Controlling Portion Sizes

Controlling Portion SizesFollowing a healthy diet has as much to do with your mindset as with your physical hunger. When it comes to weight loss and long-term healthy weight maintenance, understanding how to control portion sizes by thinking of them in a different way may help you stay on track.

Standard portion sizes have increased steadily over the past several decades. Restaurant portions, fast-food servings and even the size of the standard dinner plate have increased, and this is looked at as partially responsible for the increased rates of obesity over the past 50 years.

During medical weight loss, you’ll make a number of changes, including becoming more active and learning how to better care for yourself through stress management and improved sleeping patterns. Along with those changes, learning how to use portion sizes to your advantage will help you reach your weight loss goals.

What Is a Serving?

Nutrition labels, the grid found on packaged foods and beverages, list the suggested serving size of a particular item, along with corresponding nutrition information. Calories on the nutrition label are listed per serving, along with grams of fat, protein and carbohydrates. Essential vitamins and minerals are also listed.

The issue for some people is that they may not measure out a portion size to see how much a single serving really is, leading to the consumption of excess calories. Additionally, if you don’t prepare your own meals, you’re not in control of the quantity you receive. More frequently, health-conscious websites are using quick-reference visual cues to help people understand portion sizes. These cues can help you make better choices when you eat.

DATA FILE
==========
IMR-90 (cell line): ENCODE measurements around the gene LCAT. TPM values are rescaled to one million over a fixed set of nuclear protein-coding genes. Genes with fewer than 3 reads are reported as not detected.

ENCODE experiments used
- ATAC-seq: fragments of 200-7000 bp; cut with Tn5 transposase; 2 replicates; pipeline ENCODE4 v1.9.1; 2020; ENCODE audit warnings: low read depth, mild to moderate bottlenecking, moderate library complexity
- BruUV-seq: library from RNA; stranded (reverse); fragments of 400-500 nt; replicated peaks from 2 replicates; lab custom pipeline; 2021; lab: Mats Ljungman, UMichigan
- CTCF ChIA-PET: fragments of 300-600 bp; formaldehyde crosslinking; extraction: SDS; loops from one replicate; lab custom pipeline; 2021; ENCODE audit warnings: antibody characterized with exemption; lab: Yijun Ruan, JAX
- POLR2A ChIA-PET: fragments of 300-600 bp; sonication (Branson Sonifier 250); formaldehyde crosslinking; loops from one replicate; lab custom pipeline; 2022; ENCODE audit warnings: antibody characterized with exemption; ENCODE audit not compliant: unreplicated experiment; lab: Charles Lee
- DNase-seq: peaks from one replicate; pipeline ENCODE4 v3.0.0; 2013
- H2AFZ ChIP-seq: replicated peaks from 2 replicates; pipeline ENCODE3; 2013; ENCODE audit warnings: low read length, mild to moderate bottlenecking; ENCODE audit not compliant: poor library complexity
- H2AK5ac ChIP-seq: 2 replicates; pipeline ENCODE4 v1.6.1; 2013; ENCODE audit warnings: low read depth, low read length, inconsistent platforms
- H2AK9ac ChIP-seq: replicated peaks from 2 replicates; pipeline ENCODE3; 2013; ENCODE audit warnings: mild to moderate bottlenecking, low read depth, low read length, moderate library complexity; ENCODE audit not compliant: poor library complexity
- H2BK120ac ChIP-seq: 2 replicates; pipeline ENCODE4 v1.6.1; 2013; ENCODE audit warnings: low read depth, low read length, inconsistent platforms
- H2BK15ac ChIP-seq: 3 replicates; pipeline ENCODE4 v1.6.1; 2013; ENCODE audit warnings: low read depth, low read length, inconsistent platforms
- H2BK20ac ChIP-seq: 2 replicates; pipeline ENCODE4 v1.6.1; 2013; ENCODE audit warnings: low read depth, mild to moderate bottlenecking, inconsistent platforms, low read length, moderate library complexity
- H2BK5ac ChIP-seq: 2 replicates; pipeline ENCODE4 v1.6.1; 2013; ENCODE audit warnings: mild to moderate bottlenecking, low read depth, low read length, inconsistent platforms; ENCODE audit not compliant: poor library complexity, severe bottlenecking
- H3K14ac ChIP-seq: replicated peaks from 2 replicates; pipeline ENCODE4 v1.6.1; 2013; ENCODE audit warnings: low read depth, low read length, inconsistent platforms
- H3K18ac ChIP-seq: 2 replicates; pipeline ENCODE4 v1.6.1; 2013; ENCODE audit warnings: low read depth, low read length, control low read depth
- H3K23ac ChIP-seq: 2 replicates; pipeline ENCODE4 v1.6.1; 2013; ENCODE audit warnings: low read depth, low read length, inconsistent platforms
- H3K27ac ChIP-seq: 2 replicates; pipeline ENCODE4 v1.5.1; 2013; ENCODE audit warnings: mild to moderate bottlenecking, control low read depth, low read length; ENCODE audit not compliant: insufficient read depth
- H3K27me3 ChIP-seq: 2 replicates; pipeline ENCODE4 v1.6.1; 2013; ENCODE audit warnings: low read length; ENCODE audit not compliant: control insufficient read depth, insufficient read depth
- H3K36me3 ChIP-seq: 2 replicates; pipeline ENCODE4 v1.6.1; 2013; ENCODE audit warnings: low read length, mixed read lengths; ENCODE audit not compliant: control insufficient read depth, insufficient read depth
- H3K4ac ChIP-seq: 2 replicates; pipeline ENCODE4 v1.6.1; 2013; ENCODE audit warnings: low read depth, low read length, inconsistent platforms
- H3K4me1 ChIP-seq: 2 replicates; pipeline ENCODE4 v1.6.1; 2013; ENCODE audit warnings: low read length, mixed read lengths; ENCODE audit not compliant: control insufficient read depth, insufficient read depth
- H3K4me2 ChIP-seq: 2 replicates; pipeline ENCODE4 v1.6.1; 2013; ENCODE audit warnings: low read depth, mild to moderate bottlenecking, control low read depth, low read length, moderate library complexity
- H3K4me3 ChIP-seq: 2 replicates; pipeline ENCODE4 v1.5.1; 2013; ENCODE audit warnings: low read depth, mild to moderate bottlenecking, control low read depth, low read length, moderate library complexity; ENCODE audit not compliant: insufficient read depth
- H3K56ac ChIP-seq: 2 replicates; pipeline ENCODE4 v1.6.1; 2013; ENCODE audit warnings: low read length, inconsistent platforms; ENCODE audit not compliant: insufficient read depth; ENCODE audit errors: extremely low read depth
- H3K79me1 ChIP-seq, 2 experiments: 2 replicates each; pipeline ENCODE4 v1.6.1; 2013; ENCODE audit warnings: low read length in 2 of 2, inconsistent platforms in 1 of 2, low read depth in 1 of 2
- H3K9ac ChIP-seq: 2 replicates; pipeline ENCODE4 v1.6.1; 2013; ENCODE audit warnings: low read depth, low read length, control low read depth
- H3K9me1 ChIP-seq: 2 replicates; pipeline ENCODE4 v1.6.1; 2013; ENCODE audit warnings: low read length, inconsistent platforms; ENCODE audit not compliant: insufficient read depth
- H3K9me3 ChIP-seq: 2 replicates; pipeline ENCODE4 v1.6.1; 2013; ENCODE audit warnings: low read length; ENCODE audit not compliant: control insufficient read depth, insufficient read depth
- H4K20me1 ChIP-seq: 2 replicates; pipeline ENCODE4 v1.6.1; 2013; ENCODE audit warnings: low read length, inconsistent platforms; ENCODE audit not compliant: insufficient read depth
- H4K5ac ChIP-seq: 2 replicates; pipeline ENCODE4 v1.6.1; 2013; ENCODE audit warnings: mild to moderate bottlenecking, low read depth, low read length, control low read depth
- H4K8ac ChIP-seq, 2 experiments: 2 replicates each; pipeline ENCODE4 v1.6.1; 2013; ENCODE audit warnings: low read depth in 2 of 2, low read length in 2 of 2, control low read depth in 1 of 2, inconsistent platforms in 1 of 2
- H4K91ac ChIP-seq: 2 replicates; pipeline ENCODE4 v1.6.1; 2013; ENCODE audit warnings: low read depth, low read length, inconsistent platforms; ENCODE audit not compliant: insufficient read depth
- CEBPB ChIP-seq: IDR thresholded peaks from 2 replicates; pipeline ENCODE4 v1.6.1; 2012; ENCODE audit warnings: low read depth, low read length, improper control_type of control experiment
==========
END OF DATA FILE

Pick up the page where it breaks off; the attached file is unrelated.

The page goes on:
For instance:

  • A potato serving is the same size as a computer mouse
  • A meat, fish or poultry serving is about the size of your palm (not including your fingers)
  • A cheese portion equals about two dice or the tip of your thumb
  • A bagel serving is about the size of a hockey puck
  • An serving of fruit is about the size of a baseball

When you have an easy visual cue, it’s easier to imagine the portion size on your plate. You may find it helpful to do your own measuring or develop your own visual cues to help you exercise portion control. You may want to consult with your weight loss doctor to develop these cues, as your personal dietary needs will be unique to you.

Reducing Portions to support Medical Weight Loss

One of the easiest ways to reduce the portions you consume is to eat with smaller utensils on smaller plates. When you use a small plate and fill it, your mind will see a full plate and register that you are receiving the “right” portion.

Here are a few additional tips to help you adjust to healthier portions:

  • When you serve yourself, take a single portion and put the rest away for later use.
  • Be mindful and say no to second helpings.
  • If dining out, ask for a to-go box and pack away surplus food for later.

Remember that it’s often easier to be mindful of portion sizes when you sit down to have a meal. Try to avoid eating if you’re distracted, at work or in the car and chew slowly to promote healthy digestion. Slow down, enjoy your food and enjoy the portions that are right for you.

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